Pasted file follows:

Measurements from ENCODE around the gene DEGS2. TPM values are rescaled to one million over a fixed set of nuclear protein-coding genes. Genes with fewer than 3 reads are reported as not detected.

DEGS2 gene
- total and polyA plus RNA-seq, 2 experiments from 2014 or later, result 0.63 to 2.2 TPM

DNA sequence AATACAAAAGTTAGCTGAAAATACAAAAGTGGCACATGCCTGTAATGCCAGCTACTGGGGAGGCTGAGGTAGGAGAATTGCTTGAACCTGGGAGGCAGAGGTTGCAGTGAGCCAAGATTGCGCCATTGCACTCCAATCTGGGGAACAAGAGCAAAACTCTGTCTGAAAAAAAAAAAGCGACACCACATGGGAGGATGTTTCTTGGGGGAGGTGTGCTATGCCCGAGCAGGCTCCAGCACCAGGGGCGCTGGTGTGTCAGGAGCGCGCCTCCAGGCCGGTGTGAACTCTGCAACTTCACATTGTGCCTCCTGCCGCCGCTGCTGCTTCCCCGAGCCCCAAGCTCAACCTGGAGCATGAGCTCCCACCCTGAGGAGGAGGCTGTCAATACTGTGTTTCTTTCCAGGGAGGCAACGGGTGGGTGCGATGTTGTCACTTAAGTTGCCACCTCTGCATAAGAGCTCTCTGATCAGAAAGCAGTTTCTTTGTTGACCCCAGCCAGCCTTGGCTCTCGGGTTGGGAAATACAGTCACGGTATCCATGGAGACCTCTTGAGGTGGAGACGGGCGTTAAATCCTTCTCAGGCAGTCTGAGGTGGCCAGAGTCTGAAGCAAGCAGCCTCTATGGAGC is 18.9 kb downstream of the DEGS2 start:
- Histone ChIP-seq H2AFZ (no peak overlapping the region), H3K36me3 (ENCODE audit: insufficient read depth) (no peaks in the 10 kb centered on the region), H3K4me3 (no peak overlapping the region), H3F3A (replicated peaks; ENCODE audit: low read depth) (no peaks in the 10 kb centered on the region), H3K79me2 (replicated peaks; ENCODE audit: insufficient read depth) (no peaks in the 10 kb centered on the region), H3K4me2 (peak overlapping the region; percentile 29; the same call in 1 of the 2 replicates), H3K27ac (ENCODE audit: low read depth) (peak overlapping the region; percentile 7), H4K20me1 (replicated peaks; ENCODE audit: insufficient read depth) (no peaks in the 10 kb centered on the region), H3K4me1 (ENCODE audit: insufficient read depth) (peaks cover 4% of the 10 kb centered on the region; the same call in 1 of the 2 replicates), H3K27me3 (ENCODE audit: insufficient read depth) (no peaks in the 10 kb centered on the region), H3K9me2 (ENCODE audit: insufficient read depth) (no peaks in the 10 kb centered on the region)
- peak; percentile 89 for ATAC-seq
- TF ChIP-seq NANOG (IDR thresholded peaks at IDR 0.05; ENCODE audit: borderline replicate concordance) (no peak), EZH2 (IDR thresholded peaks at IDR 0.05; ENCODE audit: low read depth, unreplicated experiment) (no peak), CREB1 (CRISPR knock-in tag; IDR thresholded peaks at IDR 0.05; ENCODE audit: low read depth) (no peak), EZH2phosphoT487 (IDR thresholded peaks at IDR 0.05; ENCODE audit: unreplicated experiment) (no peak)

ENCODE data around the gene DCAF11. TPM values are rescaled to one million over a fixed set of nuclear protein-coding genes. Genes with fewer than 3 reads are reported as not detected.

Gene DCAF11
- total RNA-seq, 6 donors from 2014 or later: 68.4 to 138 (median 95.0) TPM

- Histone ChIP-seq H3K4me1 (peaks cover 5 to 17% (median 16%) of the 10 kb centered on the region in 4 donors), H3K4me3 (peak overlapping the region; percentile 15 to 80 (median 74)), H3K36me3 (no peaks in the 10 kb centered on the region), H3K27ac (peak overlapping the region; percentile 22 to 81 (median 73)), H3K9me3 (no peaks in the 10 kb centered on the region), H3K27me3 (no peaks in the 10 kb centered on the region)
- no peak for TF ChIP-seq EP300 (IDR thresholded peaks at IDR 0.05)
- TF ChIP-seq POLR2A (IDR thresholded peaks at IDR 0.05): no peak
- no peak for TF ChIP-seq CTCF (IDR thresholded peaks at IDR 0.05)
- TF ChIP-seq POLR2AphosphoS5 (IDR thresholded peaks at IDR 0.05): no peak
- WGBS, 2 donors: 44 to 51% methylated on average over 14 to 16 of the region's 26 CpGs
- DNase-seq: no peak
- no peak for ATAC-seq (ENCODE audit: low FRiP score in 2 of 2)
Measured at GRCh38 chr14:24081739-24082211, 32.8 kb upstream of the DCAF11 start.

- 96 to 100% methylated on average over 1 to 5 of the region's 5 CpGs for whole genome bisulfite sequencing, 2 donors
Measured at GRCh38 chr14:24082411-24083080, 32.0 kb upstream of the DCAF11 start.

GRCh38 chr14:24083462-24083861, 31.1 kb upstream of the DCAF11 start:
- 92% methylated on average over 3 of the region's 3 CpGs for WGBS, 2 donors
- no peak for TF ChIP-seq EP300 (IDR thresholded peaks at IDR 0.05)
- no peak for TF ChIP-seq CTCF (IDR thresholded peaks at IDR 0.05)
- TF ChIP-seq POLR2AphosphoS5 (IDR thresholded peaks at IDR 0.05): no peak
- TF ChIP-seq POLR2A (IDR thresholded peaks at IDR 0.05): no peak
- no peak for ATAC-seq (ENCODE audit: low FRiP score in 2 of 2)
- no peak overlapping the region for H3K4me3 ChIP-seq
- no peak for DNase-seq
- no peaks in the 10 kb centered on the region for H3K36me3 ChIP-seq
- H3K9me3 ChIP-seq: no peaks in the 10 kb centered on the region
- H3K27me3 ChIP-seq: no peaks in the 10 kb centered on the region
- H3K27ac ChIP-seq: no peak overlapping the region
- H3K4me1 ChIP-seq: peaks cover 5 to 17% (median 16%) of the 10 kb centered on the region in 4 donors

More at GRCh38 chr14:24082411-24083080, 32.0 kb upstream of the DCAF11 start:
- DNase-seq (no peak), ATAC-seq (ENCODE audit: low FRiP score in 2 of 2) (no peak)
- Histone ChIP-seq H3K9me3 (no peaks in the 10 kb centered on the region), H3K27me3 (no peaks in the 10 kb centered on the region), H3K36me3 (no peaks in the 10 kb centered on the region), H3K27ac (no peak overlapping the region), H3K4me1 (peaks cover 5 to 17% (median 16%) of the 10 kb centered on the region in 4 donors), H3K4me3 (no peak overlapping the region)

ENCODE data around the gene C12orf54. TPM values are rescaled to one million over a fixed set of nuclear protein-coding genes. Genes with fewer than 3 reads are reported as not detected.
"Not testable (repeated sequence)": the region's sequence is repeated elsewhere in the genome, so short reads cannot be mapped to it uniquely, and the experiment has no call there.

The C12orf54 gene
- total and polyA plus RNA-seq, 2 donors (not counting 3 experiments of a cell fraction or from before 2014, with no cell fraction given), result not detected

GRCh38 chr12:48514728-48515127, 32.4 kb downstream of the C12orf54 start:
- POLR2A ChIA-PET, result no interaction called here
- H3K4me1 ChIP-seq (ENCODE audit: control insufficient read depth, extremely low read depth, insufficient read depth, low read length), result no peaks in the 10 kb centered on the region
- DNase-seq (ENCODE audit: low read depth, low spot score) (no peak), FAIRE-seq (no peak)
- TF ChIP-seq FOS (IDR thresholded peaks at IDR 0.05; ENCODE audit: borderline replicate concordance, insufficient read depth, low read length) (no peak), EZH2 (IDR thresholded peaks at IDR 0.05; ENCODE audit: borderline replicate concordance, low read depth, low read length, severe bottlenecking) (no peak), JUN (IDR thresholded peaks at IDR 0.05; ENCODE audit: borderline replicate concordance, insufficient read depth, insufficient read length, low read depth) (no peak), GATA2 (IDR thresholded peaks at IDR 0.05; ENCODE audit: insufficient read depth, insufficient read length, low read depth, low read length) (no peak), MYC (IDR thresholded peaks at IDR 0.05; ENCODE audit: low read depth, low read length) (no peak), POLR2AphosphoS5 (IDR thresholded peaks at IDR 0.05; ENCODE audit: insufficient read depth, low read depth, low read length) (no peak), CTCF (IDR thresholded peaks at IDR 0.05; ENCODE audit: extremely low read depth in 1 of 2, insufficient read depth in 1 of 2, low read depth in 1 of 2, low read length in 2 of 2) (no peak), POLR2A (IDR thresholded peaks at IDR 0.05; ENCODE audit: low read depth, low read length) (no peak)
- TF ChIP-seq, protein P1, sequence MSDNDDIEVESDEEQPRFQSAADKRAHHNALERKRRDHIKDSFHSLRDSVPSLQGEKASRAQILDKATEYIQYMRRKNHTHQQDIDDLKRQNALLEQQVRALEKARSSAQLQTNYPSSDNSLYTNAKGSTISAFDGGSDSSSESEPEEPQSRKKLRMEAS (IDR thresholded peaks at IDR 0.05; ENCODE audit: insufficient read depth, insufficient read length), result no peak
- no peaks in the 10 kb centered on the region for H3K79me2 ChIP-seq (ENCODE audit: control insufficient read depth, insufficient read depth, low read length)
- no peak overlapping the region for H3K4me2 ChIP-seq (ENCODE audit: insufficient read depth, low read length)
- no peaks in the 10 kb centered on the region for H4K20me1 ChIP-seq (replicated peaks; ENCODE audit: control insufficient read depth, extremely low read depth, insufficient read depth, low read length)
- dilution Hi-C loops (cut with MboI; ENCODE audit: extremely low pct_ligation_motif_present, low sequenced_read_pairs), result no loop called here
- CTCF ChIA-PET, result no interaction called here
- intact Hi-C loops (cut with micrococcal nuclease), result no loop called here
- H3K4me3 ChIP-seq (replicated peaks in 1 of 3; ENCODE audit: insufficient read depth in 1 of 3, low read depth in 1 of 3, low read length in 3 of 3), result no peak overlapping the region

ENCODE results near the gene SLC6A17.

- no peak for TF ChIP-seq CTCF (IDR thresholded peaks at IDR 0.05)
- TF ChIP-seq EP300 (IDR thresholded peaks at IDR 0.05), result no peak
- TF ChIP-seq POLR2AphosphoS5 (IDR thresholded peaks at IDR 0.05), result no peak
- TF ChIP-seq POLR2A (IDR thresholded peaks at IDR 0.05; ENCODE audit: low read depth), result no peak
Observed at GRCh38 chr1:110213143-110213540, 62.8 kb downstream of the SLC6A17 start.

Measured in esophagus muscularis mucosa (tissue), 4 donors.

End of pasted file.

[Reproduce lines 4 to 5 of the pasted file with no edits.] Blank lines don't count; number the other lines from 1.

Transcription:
DNA sequence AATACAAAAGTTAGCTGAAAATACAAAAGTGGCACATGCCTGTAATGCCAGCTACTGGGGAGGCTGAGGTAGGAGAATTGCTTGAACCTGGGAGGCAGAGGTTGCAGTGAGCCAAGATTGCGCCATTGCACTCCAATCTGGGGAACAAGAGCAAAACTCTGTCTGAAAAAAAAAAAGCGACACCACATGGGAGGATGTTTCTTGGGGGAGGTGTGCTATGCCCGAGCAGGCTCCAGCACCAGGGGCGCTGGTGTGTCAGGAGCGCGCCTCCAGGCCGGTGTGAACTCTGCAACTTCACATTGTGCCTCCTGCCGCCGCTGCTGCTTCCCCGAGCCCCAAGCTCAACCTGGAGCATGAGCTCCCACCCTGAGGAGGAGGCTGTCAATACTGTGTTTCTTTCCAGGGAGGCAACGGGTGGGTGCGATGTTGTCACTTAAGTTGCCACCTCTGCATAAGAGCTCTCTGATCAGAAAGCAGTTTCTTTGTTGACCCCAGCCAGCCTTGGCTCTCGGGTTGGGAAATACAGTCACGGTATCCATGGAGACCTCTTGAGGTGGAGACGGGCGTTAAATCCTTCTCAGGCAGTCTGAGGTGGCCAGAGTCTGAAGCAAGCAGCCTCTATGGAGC is 18.9 kb downstream of the DEGS2 start:
- Histone ChIP-seq H2AFZ (no peak overlapping the region), H3K36me3 (ENCODE audit: insufficient read depth) (no peaks in the 10 kb centered on the region), H3K4me3 (no peak overlapping the region), H3F3A (replicated peaks; ENCODE audit: low read depth) (no peaks in the 10 kb centered on the region), H3K79me2 (replicated peaks; ENCODE audit: insufficient read depth) (no peaks in the 10 kb centered on the region), H3K4me2 (peak overlapping the region; percentile 29; the same call in 1 of the 2 replicates), H3K27ac (ENCODE audit: low read depth) (peak overlapping the region; percentile 7), H4K20me1 (replicated peaks; ENCODE audit: insufficient read depth) (no peaks in the 10 kb centered on the region), H3K4me1 (ENCODE audit: insufficient read depth) (peaks cover 4% of the 10 kb centered on the region; the same call in 1 of the 2 replicates), H3K27me3 (ENCODE audit: insufficient read depth) (no peaks in the 10 kb centered on the region), H3K9me2 (ENCODE audit: insufficient read depth) (no peaks in the 10 kb centered on the region)